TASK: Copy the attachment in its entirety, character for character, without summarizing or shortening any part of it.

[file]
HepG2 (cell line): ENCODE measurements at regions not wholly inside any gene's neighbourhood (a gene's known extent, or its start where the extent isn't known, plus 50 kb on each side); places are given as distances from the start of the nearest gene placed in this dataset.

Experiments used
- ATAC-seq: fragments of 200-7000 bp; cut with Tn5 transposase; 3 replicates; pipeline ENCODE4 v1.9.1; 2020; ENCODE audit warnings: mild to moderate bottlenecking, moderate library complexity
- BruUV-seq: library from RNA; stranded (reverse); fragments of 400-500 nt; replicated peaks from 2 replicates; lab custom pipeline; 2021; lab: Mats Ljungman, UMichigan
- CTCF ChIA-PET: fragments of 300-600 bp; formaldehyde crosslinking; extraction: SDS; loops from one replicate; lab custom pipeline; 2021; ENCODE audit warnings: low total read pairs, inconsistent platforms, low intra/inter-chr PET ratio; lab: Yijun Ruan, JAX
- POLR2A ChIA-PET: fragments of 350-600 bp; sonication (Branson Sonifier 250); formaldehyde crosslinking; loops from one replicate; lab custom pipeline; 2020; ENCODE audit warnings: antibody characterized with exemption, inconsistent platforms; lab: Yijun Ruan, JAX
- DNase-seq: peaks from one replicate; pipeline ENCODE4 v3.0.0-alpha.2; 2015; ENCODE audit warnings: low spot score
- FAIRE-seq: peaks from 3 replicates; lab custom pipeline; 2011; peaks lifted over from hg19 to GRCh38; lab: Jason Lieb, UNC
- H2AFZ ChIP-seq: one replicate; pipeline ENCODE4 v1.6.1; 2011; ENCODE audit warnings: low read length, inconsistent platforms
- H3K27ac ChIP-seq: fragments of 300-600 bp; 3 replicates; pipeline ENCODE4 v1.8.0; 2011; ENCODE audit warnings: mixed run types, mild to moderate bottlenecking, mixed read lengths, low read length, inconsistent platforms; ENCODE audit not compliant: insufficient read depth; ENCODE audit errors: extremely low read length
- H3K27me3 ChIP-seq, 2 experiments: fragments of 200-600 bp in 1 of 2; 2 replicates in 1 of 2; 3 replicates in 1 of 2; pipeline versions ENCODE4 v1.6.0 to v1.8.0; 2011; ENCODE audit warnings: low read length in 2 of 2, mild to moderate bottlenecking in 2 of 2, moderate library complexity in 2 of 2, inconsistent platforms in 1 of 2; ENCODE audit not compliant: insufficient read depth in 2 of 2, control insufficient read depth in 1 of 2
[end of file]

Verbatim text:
HepG2 (cell line): ENCODE measurements at regions not wholly inside any gene's neighbourhood (a gene's known extent, or its start where the extent isn't known, plus 50 kb on each side); places are given as distances from the start of the nearest gene placed in this dataset.

Experiments used
- ATAC-seq: fragments of 200-7000 bp; cut with Tn5 transposase; 3 replicates; pipeline ENCODE4 v1.9.1; 2020; ENCODE audit warnings: mild to moderate bottlenecking, moderate library complexity
- BruUV-seq: library from RNA; stranded (reverse); fragments of 400-500 nt; replicated peaks from 2 replicates; lab custom pipeline; 2021; lab: Mats Ljungman, UMichigan
- CTCF ChIA-PET: fragments of 300-600 bp; formaldehyde crosslinking; extraction: SDS; loops from one replicate; lab custom pipeline; 2021; ENCODE audit warnings: low total read pairs, inconsistent platforms, low intra/inter-chr PET ratio; lab: Yijun Ruan, JAX
- POLR2A ChIA-PET: fragments of 350-600 bp; sonication (Branson Sonifier 250); formaldehyde crosslinking; loops from one replicate; lab custom pipeline; 2020; ENCODE audit warnings: antibody characterized with exemption, inconsistent platforms; lab: Yijun Ruan, JAX
- DNase-seq: peaks from one replicate; pipeline ENCODE4 v3.0.0-alpha.2; 2015; ENCODE audit warnings: low spot score
- FAIRE-seq: peaks from 3 replicates; lab custom pipeline; 2011; peaks lifted over from hg19 to GRCh38; lab: Jason Lieb, UNC
- H2AFZ ChIP-seq: one replicate; pipeline ENCODE4 v1.6.1; 2011; ENCODE audit warnings: low read length, inconsistent platforms
- H3K27ac ChIP-seq: fragments of 300-600 bp; 3 replicates; pipeline ENCODE4 v1.8.0; 2011; ENCODE audit warnings: mixed run types, mild to moderate bottlenecking, mixed read lengths, low read length, inconsistent platforms; ENCODE audit not compliant: insufficient read depth; ENCODE audit errors: extremely low read length
- H3K27me3 ChIP-seq, 2 experiments: fragments of 200-600 bp in 1 of 2; 2 replicates in 1 of 2; 3 replicates in 1 of 2; pipeline versions ENCODE4 v1.6.0 to v1.8.0; 2011; ENCODE audit warnings: low read length in 2 of 2, mild to moderate bottlenecking in 2 of 2, moderate library complexity in 2 of 2, inconsistent platforms in 1 of 2; ENCODE audit not compliant: insufficient read depth in 2 of 2, control insufficient read depth in 1 of 2